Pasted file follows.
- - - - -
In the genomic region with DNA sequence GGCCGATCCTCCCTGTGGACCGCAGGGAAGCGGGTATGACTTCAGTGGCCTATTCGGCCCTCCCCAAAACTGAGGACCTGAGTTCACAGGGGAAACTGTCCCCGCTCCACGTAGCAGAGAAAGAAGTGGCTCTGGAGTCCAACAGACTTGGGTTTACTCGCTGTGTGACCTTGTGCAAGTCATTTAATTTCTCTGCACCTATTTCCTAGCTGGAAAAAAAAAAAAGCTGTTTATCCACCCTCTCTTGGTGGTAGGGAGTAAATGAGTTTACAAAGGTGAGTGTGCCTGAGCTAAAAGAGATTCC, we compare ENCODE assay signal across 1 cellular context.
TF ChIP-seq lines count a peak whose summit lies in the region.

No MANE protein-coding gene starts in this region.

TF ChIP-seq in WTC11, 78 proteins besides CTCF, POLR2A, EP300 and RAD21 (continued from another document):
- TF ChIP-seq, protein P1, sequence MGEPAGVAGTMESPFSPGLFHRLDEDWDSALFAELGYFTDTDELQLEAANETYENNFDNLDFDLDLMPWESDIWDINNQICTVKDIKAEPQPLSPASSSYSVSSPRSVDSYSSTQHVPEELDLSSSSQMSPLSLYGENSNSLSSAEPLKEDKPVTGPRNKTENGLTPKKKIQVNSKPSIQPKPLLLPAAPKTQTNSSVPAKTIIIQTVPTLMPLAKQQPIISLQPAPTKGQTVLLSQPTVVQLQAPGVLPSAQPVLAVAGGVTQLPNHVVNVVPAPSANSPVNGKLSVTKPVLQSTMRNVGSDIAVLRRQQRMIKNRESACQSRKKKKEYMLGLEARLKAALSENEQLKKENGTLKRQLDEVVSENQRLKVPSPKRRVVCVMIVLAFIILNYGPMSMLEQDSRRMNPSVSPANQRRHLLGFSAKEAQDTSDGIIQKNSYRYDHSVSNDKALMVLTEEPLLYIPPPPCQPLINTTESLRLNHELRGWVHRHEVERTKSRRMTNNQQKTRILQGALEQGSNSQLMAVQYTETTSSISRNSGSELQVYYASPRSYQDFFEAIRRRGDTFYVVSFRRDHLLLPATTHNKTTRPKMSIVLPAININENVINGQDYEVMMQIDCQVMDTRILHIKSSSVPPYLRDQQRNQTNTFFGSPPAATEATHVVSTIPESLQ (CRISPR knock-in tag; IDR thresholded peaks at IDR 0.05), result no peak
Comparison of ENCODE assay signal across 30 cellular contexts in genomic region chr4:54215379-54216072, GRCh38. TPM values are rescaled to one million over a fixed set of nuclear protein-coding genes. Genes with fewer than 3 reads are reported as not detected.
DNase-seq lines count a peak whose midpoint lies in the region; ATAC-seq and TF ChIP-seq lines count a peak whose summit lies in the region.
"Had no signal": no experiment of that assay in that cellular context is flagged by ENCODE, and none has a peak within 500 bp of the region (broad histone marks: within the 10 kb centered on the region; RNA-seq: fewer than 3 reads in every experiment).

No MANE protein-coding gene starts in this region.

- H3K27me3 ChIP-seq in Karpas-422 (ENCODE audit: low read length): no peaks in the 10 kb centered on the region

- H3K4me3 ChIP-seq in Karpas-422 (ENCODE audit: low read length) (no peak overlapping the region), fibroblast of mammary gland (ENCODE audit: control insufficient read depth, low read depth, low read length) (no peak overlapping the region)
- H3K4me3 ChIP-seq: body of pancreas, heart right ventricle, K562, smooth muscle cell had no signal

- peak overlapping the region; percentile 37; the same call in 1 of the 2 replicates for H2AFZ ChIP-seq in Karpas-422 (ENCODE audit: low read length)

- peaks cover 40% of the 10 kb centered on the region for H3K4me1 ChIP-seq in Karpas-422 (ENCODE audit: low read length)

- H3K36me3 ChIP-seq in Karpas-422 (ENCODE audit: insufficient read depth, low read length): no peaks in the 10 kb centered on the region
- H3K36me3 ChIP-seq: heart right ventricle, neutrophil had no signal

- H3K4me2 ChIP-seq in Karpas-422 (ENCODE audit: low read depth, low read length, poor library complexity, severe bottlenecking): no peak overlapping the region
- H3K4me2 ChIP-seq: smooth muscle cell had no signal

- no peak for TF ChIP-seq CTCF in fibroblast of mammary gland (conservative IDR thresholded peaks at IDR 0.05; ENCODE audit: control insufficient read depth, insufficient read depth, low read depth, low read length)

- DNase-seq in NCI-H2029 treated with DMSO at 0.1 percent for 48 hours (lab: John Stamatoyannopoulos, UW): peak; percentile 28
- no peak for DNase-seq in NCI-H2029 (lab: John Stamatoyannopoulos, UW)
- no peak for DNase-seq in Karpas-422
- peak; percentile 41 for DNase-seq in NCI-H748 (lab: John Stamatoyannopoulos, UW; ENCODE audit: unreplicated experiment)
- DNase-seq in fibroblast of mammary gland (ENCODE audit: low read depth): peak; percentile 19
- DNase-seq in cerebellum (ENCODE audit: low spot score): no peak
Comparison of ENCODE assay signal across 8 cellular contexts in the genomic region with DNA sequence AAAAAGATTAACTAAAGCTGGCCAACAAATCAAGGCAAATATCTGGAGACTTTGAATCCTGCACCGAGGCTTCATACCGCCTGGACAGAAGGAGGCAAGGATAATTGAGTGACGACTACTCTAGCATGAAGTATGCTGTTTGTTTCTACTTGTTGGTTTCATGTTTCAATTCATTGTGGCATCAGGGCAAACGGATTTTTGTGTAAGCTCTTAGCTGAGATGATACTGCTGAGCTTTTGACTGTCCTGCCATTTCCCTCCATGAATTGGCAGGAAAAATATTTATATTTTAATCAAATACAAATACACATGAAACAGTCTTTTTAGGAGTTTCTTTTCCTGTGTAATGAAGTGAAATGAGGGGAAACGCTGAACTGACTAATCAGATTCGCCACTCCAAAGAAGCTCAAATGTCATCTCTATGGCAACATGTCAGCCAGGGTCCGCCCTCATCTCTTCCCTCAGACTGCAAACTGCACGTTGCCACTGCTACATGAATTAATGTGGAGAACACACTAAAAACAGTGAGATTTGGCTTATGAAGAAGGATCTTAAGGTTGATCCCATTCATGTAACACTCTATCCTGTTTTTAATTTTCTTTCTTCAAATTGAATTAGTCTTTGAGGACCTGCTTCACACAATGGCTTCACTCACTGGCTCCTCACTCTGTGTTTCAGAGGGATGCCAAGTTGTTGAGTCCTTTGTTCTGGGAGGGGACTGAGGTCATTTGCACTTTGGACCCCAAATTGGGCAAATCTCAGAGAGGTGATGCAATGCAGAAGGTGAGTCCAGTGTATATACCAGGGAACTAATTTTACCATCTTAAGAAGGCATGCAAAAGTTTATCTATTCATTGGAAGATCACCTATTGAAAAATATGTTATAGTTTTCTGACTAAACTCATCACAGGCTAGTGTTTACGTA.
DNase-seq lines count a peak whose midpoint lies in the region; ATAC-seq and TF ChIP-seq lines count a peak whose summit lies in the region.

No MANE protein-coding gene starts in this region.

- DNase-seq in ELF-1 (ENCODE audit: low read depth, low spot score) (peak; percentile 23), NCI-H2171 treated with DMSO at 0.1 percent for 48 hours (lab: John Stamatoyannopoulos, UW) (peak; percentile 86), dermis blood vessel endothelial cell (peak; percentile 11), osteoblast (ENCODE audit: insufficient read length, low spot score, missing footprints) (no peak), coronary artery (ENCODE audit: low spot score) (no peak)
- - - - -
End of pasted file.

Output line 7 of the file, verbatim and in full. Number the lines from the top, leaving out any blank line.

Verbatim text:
DNase-seq lines count a peak whose midpoint lies in the region; ATAC-seq and TF ChIP-seq lines count a peak whose summit lies in the region.